A recent report shows Dallas taking a top spot in the best cities for senior citizens to live, retail leasing continues an upward trend, and Dallas 20-somethings are more likely to live with their parents than a spouse, all in this week’s roundup of real estate news.
Senior Citizens Choose Dallas As A Favorite Place To Live
Regardless of income, there are plenty of residential options in Dallas.
There are traditional and modern homes, mansions and studio apartments, furnished high-rise rentals and starter homes with space to build an in-ground pool.
There are, in fact, 185 senior living options in the Dallas area, according to a recent report issued by Caring.com.
Census data shows that seniors will outnumber youth by 2035 – and “it’s important that our communities are prepared to meet the physical and mental needs of older adults,” said media coordinator Donnie Dinh in a press release.
Dallas ranked No. 94 out of 302 in best overall places for persons over 60 to live. Cities were ranked on affordability, health care, quality of life, senior living and housing, community involvement, and transportation.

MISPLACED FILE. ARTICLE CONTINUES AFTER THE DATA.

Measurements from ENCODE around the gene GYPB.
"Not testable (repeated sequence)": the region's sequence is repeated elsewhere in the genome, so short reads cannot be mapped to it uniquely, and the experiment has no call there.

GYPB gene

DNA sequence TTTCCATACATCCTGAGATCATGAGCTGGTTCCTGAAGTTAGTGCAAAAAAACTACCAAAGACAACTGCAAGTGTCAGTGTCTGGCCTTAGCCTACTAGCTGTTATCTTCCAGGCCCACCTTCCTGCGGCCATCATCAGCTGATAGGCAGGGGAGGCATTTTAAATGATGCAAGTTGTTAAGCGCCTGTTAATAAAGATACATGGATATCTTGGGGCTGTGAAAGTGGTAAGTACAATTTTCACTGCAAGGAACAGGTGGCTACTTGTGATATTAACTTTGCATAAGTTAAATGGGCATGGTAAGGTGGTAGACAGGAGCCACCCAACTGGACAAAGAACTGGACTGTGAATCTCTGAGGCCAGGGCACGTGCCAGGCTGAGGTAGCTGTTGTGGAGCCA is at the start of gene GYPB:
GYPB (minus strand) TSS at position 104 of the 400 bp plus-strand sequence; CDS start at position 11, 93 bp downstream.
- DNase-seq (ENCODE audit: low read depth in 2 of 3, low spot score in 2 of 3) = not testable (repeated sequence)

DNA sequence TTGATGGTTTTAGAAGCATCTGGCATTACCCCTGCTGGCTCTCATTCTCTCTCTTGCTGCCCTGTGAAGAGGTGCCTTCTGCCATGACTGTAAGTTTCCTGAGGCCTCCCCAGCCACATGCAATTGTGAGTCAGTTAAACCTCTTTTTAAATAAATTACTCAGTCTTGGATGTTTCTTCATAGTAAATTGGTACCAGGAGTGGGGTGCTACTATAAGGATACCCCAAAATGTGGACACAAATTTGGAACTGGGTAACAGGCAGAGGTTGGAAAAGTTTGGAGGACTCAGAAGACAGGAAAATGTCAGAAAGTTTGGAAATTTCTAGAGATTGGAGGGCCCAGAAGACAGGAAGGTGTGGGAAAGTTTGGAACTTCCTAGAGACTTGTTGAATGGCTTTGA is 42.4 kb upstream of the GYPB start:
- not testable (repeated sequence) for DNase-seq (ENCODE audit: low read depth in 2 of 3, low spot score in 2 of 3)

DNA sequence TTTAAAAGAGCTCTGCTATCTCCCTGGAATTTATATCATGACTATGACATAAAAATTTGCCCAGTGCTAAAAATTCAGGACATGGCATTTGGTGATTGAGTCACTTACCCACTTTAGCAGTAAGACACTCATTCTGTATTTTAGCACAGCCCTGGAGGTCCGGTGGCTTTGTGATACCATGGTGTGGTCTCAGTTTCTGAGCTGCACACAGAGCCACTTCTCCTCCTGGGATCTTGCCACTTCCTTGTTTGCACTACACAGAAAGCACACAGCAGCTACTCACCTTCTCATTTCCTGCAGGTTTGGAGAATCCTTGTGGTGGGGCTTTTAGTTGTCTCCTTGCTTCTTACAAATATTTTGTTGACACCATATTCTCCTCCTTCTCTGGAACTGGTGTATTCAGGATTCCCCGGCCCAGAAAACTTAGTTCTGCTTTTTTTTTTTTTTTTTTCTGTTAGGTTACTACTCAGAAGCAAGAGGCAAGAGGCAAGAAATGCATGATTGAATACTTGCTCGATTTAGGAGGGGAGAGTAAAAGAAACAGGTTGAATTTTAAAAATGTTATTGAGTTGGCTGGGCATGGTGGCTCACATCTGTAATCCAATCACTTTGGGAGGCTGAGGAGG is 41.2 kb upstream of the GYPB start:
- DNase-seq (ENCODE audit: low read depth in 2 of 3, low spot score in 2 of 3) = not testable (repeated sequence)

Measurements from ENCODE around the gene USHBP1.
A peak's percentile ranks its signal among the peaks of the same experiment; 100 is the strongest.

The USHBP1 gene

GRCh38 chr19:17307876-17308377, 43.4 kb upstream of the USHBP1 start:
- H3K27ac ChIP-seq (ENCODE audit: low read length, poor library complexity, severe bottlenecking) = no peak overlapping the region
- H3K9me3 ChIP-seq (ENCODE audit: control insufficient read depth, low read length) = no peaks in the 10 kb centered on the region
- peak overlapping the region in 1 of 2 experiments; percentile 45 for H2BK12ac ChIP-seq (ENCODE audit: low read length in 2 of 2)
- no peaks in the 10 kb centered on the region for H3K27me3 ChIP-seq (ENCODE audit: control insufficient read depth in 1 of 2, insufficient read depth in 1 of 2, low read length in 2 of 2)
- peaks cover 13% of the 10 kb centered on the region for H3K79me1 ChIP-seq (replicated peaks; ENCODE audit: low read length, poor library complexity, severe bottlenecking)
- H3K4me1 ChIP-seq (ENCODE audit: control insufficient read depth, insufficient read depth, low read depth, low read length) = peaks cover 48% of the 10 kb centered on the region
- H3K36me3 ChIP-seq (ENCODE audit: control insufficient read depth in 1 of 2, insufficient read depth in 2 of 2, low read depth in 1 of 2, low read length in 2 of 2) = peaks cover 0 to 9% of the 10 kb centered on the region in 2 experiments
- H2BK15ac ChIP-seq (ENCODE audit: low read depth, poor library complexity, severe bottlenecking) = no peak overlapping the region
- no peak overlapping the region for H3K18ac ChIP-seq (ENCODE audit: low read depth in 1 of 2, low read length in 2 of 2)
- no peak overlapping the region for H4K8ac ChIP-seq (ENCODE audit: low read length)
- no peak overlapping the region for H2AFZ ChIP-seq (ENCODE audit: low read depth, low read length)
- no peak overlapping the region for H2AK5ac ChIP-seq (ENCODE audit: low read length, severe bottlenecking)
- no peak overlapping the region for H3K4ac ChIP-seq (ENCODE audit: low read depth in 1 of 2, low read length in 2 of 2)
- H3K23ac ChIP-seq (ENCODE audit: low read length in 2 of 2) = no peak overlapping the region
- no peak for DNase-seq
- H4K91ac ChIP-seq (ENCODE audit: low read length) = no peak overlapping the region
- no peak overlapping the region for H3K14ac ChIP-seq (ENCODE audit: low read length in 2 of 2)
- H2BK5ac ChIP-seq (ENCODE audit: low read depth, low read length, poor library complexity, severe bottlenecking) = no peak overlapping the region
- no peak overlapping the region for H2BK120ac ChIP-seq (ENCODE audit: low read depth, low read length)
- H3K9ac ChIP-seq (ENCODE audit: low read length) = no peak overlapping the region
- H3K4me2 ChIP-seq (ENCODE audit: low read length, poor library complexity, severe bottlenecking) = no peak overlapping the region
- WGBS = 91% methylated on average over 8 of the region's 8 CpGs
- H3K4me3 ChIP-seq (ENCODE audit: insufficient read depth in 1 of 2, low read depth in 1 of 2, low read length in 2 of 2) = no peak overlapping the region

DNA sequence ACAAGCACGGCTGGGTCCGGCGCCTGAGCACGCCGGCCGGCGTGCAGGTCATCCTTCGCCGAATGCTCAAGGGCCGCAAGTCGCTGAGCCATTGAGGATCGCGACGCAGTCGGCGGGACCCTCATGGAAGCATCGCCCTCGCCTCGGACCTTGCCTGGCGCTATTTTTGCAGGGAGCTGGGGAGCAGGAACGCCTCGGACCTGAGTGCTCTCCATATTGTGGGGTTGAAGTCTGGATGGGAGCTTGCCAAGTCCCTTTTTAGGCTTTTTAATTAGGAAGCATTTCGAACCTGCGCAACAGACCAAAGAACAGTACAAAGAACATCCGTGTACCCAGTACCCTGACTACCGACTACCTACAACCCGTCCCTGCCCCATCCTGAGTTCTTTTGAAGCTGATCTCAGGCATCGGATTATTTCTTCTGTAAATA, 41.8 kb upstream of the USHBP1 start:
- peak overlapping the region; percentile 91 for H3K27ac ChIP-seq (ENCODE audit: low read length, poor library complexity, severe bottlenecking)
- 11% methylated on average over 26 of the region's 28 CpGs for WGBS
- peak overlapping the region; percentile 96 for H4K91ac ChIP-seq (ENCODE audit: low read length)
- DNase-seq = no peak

DFW Retail Leasing Trends Upward
Big box net absorption increased this quarter, “with many Class A and B spaces taken off the market and backfilled by fitness and entertainment concepts,” according to real estate services company CBRE.
More than 950,000 square feet of retail space was absorbed across the Dallas/Fort Worth market for the 2019 third quarter. Occupancy held steady at 94.7 percent.
Over 2.5 million square feet of retail space is under construction, and more than 389,000 square feet delivered last quarter, according to the report.
Dallas 20-somethings Are More Likely To Live With Parents
The majority of young adults were living with their spouses back in the 1960s. Today, they may still be hanging out with Mom and Dad.
A recent study issued by Apartmentlist.com shows significant change in household composition across the country, including Dallas.
“The rising cost of housing and shifting family dynamics have reconfigured the American household, and trends in who lives together are determining what types of housing will ultimately be available and affordable,” said Olyvia Ruhlmann in a press release.
In fact, about 24 percent of 26-year-olds live with a spouse, and that number was 76 percent just 50 years ago. The study also gauges the percentage of 26-year-olds living alone or with a roommate.